Monday, November 15, 2010

Savory Chocolate Sea Salt Crostini – Sooner Rather Than Later

The biggest challenge with presenting this chocolate sea salt crostini recipe is getting people to stop thinking, "dessert," and start thinking, "great special occasion savory snack." Not that there's anything wrong with this as a dessert (it's actually Michele's "favorite" dessert), but for my money it makes for a better, and very unique, hors d'oeuvre.

Speaking of money, you're going to need a little bit extra to do this recipe right. For this to work as a savory bite, the chocolate must be very dark, bittersweet, and world-class. Look for names that are hard to pronounce, and labels with percentage symbols are always a good sign (the higher %, the better for this).

For the bread, you're going to want to find your town's best baguette. The extra virgin olive oil should robust, peppery, and of the highest quality. Lastly, the salt must absolutely be the crystallized, flaky sea salt shown herein.

Once all these ingredients are assembled, the actual procedure is quite simple, and produces an impressive bite. The marriage of warm, crispy-edged bread, peppery olive oil, bittersweet chocolate, and briny sea salt is sublime. I think this is perfect for a holiday cocktail party, served right along side the rest of the savory appetizers.Of course, if you're just not a chocolate hors d'oeuvre kind of person, and want to adapt this for a sweet treat, feel free. In that case, you can use a slightly sweeter chocolate, and maybe an olive oil from the lighter, fruitier end of the spectrum.

By the way, special thanks to my buddy Linda, from Salty Seattle, for the amazing homemade sea salt used in the video. I knew she had mad skills working with animal and vegetable, but mineral too? This makes her one of the rare, triple-threat foodies.

Just in case you don't have friends that make you sea salt, most gourmet grocery stores will carry several varieties. My personal favorite is Maldon, which can also be ordered online. Anyway, find these ingredients, plan a party, and share something extraordinary. Enjoy!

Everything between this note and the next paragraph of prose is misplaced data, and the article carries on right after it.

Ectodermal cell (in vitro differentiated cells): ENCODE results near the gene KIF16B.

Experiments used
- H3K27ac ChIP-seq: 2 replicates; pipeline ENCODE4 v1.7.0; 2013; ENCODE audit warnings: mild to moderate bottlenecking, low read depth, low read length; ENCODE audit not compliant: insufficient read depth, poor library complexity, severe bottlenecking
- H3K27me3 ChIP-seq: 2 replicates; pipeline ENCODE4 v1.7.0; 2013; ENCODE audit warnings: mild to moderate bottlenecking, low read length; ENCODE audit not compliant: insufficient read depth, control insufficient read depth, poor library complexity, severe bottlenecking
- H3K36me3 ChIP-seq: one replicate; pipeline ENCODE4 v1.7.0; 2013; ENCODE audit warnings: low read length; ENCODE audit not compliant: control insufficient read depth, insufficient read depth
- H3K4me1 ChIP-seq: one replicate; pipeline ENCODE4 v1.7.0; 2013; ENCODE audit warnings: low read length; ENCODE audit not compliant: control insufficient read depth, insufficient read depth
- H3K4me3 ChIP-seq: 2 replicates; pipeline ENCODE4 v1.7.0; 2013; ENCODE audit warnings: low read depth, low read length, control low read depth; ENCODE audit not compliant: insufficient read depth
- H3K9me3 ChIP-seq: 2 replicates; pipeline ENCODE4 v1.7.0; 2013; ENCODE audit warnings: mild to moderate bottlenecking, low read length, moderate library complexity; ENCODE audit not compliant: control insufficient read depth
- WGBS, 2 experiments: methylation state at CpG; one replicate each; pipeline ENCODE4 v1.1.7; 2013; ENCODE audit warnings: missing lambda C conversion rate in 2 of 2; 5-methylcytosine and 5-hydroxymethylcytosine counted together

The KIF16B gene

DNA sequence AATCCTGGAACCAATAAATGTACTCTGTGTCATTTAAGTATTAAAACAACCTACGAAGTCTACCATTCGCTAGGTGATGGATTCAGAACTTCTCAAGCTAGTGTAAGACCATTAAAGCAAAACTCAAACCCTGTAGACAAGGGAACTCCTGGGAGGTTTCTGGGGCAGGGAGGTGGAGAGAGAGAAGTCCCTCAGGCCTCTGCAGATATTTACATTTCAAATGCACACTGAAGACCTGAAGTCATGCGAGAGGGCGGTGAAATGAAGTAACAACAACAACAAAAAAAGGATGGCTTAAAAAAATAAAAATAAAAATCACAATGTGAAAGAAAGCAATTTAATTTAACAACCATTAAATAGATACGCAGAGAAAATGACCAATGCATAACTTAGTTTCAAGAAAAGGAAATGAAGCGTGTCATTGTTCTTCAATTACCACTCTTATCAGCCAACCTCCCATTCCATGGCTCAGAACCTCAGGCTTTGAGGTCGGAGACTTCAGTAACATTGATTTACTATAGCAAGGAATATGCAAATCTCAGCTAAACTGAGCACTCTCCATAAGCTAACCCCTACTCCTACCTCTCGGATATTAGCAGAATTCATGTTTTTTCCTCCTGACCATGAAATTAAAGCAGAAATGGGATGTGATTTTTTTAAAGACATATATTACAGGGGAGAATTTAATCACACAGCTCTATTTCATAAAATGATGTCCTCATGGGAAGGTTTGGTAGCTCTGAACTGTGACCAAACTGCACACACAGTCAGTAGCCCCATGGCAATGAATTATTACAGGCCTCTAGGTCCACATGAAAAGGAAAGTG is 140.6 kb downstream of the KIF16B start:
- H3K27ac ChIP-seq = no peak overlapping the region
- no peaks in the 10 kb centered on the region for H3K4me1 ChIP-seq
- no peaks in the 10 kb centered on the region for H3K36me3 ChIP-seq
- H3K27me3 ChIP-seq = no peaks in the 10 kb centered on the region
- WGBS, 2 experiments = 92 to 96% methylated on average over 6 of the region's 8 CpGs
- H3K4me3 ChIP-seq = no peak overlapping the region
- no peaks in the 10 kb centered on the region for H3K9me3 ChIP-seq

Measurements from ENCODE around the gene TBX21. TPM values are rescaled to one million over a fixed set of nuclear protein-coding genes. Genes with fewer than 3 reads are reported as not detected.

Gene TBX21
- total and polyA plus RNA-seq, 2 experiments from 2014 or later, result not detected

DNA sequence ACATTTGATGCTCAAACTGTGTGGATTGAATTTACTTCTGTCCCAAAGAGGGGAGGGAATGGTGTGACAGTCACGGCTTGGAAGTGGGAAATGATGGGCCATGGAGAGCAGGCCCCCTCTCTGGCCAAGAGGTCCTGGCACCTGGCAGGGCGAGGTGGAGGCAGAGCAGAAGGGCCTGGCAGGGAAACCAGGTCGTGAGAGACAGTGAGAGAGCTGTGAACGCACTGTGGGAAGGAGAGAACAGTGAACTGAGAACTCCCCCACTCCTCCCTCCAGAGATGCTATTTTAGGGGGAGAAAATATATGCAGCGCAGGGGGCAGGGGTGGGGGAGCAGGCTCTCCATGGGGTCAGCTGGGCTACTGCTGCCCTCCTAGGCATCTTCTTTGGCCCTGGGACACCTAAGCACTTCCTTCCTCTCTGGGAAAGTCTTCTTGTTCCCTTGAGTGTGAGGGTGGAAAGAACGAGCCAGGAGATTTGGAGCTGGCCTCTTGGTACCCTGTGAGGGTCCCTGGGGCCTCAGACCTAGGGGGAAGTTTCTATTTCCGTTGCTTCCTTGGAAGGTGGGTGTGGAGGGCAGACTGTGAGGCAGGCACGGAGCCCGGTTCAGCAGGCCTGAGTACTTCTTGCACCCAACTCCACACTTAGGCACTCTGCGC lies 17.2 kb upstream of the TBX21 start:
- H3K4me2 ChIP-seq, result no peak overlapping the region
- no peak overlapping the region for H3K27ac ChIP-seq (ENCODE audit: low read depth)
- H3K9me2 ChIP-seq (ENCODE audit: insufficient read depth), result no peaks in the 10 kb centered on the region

Savory Chocolate Sea Salt Crostini Ingredients:
sliced baguette
bittersweet chocolate
extra virgin olive oil
flaky type sea salt like Maldon


View the complete recipe

27 comments:

Erika said...

I cannot WAIT to make these. And lucky me, I have some of Salty Seattle's homemade salt too!

Chris K. said...

Do you think sourdough baguette would work with this? Or would the added "tang" taste weird with the chocolate?

saltyseattle said...

John- I am so glad you put the salt to such high use. I love it with chocolate, but hadn't bargained on the olive oil and bread- I'll give it a try. I watched the video with a friend, and she said "I love his reassuring, not condescending voice. Is he a famous voice-over actor or something?" Don't worry, I set the record straight and told her about your wild nights as a 1-900 hotline operator:)

Chef John said...

ah yes, the hotline days... good times, good times.

btw, thank you friend for me, but know that I just fired my condescending voice coach. Clearly wasn't doing the job. ;-)

Savory Tv said...

Seriously, I've impressed so many people with this recipe! I always get asked the address of your website when I tell them who the genius is behind the recipe! I love basking in the light of your fame, especially when dark chocolate is involved :) xo

(PS: I always use Lindt brand chocolate, found in the regular grocery store, 70%)

Chef John said...

thanks! :-) I love the 70% Lindt bar for this too!

Chef John said...

I actually love sour for this recipe! Both are good.

Matt said...